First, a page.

Coordinates: 52°32′00″N 13°20′00″E / 52.53333°N 13.33333°E / 52.53333; 13.33333
From Wikipedia, the free encyclopedia

Stadtteilgarden in Moabit.
Stadtteilgarden in Moabit.
Location of Moabit in Mitte district and Berlin
Berlin Mitte Moabit.png
Moabit is located in Germany
Moabit is located in Berlin
Coordinates: 52°32′00″N 13°20′00″E / 52.53333°N 13.33333°E / 52.53333; 13.33333
 • Total7.72 km2 (2.98 sq mi)
52 m (171 ft)
 • Total81,021
 • Density10,000/km2 (27,000/sq mi)
Time zoneUTC+01:00 (CET)
 • Summer (DST)UTC+02:00 (CEST)
Postal codes
(nr. 0102) 10551, 10553, 10555, 10557, 10559
Vehicle registrationB

Moabit (German: [moaˈbiːt] (listen)) is an inner city locality in the borough of Mitte, Berlin, Germany. As of 2016, around 77,000 people lived in Moabit. First inhabited in 1685 and incorporated into Berlin in 1861, the former industrial and working-class neighbourhood is fully surrounded by three watercourses, which define its present-day border. Between 1945 and 1990, Moabit was part of the British sector of West Berlin and directly bordered East Berlin.

Until the administrative reform in 2001, Moabit was a part of the district of Tiergarten.

Colloquially, the name Moabit also refers to the Central Criminal Court (Strafgericht) and detention centre, which deals with all criminal cases in Berlin and is based in Moabit.


The origin of the name Moabit is disputed. According to one account, it can be traced back to the Huguenots, in the time of King Frederick William I of Prussia. These French refugees are said to have named their new residence in reference to the Biblical description of the Israelites in the country of Moab, where they stayed before being allowed to enter Canaan. Other possible origins include the German (Berlin dialect) "Moorjebiet" (swamp area).


First settlements[edit]

In the 13th century the waste area along the road to Spandau known as Grosse Stadtheide ("great city heath") was a hunting ground of the electors of Brandenburg. Settlement began in 1685 with the erection of the Staakensetzerhaus at the western border of what is now Moabit. 1716 saw the formation of the colony of Old Moabit by the Huguenots, who were meant to cultivate white mulberry trees for silkworms, but failed because of the low soil quality.

The AEG turbine factory in 1900
– an example of Moabit's industrial past.
Berlin's largest inland port marks Moabit's northern border with Wedding.


In 1818 New Moabit was founded and grew together with Old Moabit to an industrial suburb district, which was incorporated into the city of Berlin in 1861. The industrialization started in 1820 when, with the financial support of court counsellor Baillif, a simple bridge was built to connect the island to the Berlin mainland. The bridge was followed by factories, a power plant, the Berlin-Spandau Canal, the Westhafen port and the Hamburger Bahnhof train station which connected Berlin with Hamburg. A network of streets was laid out in the Hobrecht-Plan in an area that came to be known architecturally as the Wilhelmine Ring. All of that activity resulted in an exponential growth of the population and the subsequent construction of tenements in Moabit and neighbouring Wedding, facilitating the spread of a smallpox epidemic.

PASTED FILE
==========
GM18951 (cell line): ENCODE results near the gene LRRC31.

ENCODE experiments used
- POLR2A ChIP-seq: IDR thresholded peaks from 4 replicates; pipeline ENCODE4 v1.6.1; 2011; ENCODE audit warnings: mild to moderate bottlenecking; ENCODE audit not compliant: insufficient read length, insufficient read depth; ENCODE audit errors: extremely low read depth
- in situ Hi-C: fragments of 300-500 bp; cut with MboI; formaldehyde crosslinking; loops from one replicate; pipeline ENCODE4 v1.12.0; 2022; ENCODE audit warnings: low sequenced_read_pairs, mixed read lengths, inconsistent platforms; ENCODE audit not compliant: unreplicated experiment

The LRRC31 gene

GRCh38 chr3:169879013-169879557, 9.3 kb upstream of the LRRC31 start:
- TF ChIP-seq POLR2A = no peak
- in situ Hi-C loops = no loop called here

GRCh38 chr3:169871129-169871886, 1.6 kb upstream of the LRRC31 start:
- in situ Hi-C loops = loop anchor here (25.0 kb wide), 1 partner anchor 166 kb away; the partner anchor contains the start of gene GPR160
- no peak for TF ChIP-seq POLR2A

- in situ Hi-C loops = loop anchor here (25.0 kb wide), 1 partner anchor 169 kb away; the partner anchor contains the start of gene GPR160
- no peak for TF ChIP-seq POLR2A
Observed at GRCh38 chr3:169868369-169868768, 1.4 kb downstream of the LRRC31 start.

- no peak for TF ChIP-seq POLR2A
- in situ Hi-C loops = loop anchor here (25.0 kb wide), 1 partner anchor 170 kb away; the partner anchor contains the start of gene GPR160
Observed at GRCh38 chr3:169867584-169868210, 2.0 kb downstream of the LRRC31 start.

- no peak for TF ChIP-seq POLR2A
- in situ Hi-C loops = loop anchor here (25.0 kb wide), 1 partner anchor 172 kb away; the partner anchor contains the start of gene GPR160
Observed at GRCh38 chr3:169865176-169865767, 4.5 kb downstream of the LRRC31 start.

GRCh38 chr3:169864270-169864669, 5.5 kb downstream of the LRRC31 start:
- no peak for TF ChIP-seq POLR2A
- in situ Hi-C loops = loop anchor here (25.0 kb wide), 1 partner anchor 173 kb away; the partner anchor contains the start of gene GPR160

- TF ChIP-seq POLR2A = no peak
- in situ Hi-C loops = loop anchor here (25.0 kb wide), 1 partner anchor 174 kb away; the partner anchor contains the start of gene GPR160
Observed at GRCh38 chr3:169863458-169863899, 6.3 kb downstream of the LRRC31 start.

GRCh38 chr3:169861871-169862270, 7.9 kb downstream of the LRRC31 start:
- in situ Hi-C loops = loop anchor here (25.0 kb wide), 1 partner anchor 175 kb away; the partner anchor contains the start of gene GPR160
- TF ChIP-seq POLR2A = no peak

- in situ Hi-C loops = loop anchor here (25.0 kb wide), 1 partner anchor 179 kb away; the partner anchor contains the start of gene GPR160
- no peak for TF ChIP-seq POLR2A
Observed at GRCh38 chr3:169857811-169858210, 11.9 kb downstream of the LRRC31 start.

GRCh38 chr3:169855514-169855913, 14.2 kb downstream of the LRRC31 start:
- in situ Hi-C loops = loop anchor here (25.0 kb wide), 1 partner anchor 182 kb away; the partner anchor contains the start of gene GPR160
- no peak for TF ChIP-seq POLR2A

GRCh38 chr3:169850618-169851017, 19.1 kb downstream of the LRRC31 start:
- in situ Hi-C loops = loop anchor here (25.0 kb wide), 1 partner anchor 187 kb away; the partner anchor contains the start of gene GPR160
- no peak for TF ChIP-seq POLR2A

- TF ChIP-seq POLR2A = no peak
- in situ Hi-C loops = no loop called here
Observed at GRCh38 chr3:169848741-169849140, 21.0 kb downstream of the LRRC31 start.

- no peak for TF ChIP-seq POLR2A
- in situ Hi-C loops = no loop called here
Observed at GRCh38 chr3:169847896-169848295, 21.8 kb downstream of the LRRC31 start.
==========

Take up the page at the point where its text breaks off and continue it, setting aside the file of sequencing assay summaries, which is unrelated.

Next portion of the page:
In consequence, Berlin's city council, exhorted to do so by Rudolf Virchow, built a second hospital (after the Charité), the Krankenhaus Moabit in 1872. In the 1880s, Robert Koch worked here on the sterilization of surgical instruments and the isolation of the tuberculosis bacterium. A teaching hospital from 1920 on, the Krankenhaus Moabit employed notable physicians like the Nobel Laureate Werner Forssmann, Lydia Rabinowitsch-Kempner and the resistance fighter Georg Groscurth.

A first prison, the Zellengefängnis (Cell Prison) on Lehrter Strasse was built between 1842 and 1849 by order of King Frederick William IV of Prussia, according to the "separate system" of Pentonville Prison. In 1878 Max Hödel, who had shot at Emperor Wilhelm I of Germany, was beheaded here. Political activists like Karl Radek, Erich Mühsam and Musa Cälil were detained in Moabit. Wilhelm Voigt, the "Hauptmann von Köpenick", and the writer Wolfgang Borchert served their prison sentences in the prison.